Long-awaited 25-year environment plan aims to “restore” nature and eliminate plastic waste.
By Paul Davies and Michael Green
The UK government has announced its long-awaited 25-year environment plan (the ‘Plan’).
Having originally said it would publish the Plan by the end of 2016, the Department for Environment, Food & Rural Affairs (Defra) subsequently delayed the release, raising concerns that the Plan might not come to fruition until after Brexit. In 2017, Defra requested input from the Natural Capital Committee (NCC), which was duly published in September of last year. The NCC suggested a number of ambitious goals that should be included in the Plan, such as the remediation of all historical land contamination and that air quality throughout the UK should meet international health-based standards.
The government has now published the Plan, which notwithstanding the NCC’s sugggestions, was heavily focused on plastics and sets the ultimate goal of eliminating avoidable plastic waste by the end of 2042.
In addition, the Plan does address other potentially major issues (albeit these have received less attention), such as encouraging industry to take more responsibility for the environmental impacts of their products, and making products easier to recycle. In addition, the government will consider how the tax system or charges could be a tool to further reduce the amount of waste created.
While the Plan does not include many specific policies, the plastics section is an exception; specific policy initiatives include:
- Extending the 5p carrier bag charge to all retailers in England
- Encouraging supermarkets to introduce “plastic-free aisles” in which all the food is loose and customers bring their own containers
- Designating a £7 billion research and development fund in order to fund “plastics innovation”
- Re-directing aid to help developing nations reduce plastic use (and tackle pollution more generally)
“Taking action at every stage of the production and consumption of plastic” could lead to additional compliance considerations and costs for companies producing waste within the UK. In addition, the end-consumer could experience increased day-to-day costs, particularly for disposable/single-use packaging; for example, there has been speculation that the government may consider a so-called “latte levy” of 25p on disposable coffee cups.
Beginning in February, the government will call for evidence on how to reduce the use of single-use plastics. Given that the government considers the absence of “deposit return schemes” for plastic items as a glaring omission, the government may look for evidence to confirm that these deposit schemes will incentivise companies and individuals to reduce the number of plastics in circulation and improve recycling rates.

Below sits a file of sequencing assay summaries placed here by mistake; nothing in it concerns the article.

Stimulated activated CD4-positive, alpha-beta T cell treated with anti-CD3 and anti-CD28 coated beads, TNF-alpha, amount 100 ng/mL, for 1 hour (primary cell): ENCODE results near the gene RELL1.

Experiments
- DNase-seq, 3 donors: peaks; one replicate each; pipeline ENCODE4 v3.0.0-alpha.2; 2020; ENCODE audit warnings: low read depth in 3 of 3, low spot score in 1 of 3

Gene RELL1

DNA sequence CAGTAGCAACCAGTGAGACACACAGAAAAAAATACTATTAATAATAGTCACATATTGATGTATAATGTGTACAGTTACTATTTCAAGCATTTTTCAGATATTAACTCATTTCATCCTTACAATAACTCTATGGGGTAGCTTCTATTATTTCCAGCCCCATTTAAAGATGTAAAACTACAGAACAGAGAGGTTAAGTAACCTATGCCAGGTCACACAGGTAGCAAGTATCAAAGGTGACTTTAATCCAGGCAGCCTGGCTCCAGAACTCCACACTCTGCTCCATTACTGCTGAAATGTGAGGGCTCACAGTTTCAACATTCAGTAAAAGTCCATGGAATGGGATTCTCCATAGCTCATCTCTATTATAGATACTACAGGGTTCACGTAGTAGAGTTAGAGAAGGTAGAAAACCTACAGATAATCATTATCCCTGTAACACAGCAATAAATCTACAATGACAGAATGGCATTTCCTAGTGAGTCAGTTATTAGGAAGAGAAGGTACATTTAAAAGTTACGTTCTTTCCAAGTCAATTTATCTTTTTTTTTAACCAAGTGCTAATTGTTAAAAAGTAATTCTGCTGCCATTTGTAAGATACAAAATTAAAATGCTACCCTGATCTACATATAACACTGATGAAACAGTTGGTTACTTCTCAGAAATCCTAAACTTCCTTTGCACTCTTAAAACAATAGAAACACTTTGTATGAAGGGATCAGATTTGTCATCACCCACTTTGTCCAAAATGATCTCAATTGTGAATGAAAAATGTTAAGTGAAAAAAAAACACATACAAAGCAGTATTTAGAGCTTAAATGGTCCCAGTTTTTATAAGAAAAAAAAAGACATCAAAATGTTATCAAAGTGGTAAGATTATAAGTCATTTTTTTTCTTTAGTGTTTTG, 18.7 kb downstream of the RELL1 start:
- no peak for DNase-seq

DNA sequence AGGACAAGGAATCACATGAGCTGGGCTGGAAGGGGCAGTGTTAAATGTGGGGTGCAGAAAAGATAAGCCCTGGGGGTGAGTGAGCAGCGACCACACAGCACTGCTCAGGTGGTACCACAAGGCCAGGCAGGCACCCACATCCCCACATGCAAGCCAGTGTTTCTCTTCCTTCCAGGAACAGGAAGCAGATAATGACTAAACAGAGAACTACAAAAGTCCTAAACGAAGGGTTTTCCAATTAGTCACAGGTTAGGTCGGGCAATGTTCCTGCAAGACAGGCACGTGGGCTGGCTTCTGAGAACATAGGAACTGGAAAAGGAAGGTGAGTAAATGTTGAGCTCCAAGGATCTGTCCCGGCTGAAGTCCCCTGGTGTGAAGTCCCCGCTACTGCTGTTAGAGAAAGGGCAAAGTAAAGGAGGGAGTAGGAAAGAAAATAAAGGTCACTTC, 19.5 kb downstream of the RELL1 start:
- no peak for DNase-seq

Initial reactions to the Plan have been mixed, with some environmental groups suggesting the Plan lacks both detail and urgency. However, as highlighted above, in addition to the government’s ambitious plastics proposals, the Plan does address other potentially major policy issues that were incorporated into the detail of the Plan rather than as part of the announcements. For example, the Plan sets out the government’s intention to not only safeguard, but also the more far-reaching goal, of “restoring” nature, with a view to leaving “the environment in a better condition for the next generation”. The government has also said it wants to embed an “environmental net gain” principle for development, including in relation to housing and infrastructure developments. Given the government’s sizeable house building targets, the introduction of this principle could be significant. In addition, in order to assess progress towards the Plan’s goals, the government will develop a “set of metrics”, consult on establishing an independent environmental body to hold the government to account and proposes to report annually.
Latham will continue to track the implementation of the Plan, in particular, whether the Plan is integrated more formally into environmental regulation across the UK.
This post was prepared with the assistance of Tegan Creedy in the London office of Latham and Watkins.
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